Challenge debuts tonight; past RW and RR cast members can make $90K a year.

Challenge debuts tonight; past RW and RR cast members can make $90K a year.
Just when you wonder where your favorite has-been MTV reality stars are, they show up again to occupy Monday nights with another cast member battle. Thirty-six faces from the past will compete for three $60,000 prizes. Because they’re completely out of ideas over at Bunim-Murray, this will be known as The Real World/Road Rules Battle of the Sexes 2. Wondering why these kids, many of whom are now pushing 40, keep showing up for these degrading displays of third-grade pettiness? Because they make a crapload of cash from being famous. In its profile of past reality TV stars, The New York Times reports that ex-The Real World and Road Rules cast members and other “reality stars can make $80,000 to $90,000 in campus talks alone.” They often pull in $1,500 to $2,000 for each appearance. While that’s nothing compared to the $15,000 Survivor‘s Richard Hatch makes per appearance, it is a lot more than they’d be making at the Taco Bell, assuming their limited skills could even get them employment there. Coral Smith, whose participation in this latest series marks her fifth MTV reality show, says, “Fun job, fun job. People are lining up outside–it’s harder to get on ‘The Real World’ than it is to get into Harvard. Who am I to say no?”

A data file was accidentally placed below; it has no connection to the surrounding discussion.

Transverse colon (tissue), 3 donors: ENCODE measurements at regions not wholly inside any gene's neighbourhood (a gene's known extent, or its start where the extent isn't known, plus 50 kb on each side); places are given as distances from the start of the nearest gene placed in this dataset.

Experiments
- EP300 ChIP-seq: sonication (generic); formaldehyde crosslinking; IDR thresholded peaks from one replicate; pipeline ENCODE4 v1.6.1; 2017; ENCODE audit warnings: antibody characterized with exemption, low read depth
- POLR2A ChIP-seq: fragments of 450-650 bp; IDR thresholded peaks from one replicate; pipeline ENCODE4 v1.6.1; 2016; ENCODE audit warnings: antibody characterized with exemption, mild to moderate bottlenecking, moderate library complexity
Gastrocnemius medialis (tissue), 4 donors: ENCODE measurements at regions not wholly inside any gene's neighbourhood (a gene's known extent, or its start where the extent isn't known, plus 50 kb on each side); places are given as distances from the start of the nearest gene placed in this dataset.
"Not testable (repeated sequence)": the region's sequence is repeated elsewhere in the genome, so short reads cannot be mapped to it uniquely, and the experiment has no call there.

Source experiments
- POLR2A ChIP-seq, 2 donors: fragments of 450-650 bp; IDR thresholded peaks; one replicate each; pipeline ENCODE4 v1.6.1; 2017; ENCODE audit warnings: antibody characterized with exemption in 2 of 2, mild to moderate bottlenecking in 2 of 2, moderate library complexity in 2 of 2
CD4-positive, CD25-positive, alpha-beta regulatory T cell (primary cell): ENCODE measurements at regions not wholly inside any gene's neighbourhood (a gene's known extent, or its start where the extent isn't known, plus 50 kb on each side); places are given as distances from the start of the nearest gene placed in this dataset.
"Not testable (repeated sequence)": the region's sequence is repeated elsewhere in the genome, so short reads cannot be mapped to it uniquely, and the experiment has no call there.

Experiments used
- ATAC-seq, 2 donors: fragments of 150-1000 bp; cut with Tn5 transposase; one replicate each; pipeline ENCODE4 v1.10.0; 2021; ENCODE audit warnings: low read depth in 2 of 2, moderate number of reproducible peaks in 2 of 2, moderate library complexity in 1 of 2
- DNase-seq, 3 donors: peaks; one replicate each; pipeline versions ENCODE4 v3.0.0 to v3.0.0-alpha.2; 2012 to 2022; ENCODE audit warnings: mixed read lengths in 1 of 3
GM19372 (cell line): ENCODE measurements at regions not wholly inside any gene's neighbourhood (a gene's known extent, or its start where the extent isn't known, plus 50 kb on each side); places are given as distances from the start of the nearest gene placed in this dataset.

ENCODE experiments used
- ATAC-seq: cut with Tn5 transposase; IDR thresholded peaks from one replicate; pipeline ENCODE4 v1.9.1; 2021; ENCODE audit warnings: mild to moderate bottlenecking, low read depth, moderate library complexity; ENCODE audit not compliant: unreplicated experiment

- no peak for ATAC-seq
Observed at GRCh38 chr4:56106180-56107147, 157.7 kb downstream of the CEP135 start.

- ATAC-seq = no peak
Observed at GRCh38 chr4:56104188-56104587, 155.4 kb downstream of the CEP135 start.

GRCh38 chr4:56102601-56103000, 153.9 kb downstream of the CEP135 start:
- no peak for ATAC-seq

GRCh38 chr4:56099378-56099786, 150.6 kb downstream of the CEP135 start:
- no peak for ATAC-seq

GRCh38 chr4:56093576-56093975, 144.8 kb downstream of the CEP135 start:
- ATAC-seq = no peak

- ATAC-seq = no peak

Review: Married at First Sight

Marriage At First Sight

In an era of Tinder and Grindr, instant acceptance or dismissal of a potential partner, or instant sex with another body, Married at First Sight offers the thrill of watching strangers deal with the very basics of relationships.

Beyond the headline-grabbing premise, the series has turned out to be a stripped-down, authentic exploration of something very interesting. Read the full review.

about the writer

Andy Dehnart is a journalist who has covered reality television for more than 15 years and created reality blurred in 2000. A member of the Television Critics Association, his writing and criticism about television, culture, and media has appeared on NPR and in Playboy, Buzzfeed, and many other publications. Andy, 36, also directs the journalism program at Stetson University in Florida, where he teaches creative nonfiction and journalism. He has an M.F.A. in nonfiction writing and literature from Bennington College. More about reality blurred and Andy.